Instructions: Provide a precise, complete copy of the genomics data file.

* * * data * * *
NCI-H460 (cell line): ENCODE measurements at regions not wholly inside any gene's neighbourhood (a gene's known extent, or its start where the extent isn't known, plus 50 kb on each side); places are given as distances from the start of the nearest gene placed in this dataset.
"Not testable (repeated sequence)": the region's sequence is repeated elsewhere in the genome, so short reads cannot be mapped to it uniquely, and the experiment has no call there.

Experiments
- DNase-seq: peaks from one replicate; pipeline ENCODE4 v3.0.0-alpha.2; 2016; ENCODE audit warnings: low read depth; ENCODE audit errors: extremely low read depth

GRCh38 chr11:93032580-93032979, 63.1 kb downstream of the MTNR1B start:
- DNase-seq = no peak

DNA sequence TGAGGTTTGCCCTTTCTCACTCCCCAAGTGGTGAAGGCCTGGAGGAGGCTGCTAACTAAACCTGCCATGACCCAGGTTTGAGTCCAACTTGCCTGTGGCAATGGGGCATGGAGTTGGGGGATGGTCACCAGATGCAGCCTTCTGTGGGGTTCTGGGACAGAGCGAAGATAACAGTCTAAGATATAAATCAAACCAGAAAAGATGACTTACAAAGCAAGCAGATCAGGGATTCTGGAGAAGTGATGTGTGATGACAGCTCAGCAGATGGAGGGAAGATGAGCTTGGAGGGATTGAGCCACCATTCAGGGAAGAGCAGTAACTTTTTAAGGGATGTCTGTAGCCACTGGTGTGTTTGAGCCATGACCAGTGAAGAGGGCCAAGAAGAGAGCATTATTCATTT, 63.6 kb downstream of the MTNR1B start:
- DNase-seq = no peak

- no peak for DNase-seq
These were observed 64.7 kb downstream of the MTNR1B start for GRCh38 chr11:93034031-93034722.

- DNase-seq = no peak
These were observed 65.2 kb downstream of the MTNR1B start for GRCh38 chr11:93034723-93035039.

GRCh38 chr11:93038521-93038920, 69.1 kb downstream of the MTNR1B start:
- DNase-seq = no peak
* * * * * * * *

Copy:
NCI-H460 (cell line): ENCODE measurements at regions not wholly inside any gene's neighbourhood (a gene's known extent, or its start where the extent isn't known, plus 50 kb on each side); places are given as distances from the start of the nearest gene placed in this dataset.
"Not testable (repeated sequence)": the region's sequence is repeated elsewhere in the genome, so short reads cannot be mapped to it uniquely, and the experiment has no call there.

Experiments
- DNase-seq: peaks from one replicate; pipeline ENCODE4 v3.0.0-alpha.2; 2016; ENCODE audit warnings: low read depth; ENCODE audit errors: extremely low read depth

GRCh38 chr11:93032580-93032979, 63.1 kb downstream of the MTNR1B start:
- DNase-seq = no peak

DNA sequence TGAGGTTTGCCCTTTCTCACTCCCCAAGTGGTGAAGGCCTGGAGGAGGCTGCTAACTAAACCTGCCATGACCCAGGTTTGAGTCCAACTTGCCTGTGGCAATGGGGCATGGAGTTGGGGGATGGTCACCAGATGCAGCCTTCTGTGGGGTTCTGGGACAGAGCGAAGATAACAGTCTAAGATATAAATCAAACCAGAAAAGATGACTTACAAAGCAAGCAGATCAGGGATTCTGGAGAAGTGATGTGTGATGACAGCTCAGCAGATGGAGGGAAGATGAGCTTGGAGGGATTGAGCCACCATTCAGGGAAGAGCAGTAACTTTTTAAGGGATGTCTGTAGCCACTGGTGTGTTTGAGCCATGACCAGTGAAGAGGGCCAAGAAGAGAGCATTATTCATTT, 63.6 kb downstream of the MTNR1B start:
- DNase-seq = no peak

- no peak for DNase-seq
These were observed 64.7 kb downstream of the MTNR1B start for GRCh38 chr11:93034031-93034722.

- DNase-seq = no peak
These were observed 65.2 kb downstream of the MTNR1B start for GRCh38 chr11:93034723-93035039.

GRCh38 chr11:93038521-93038920, 69.1 kb downstream of the MTNR1B start:
- DNase-seq = no peak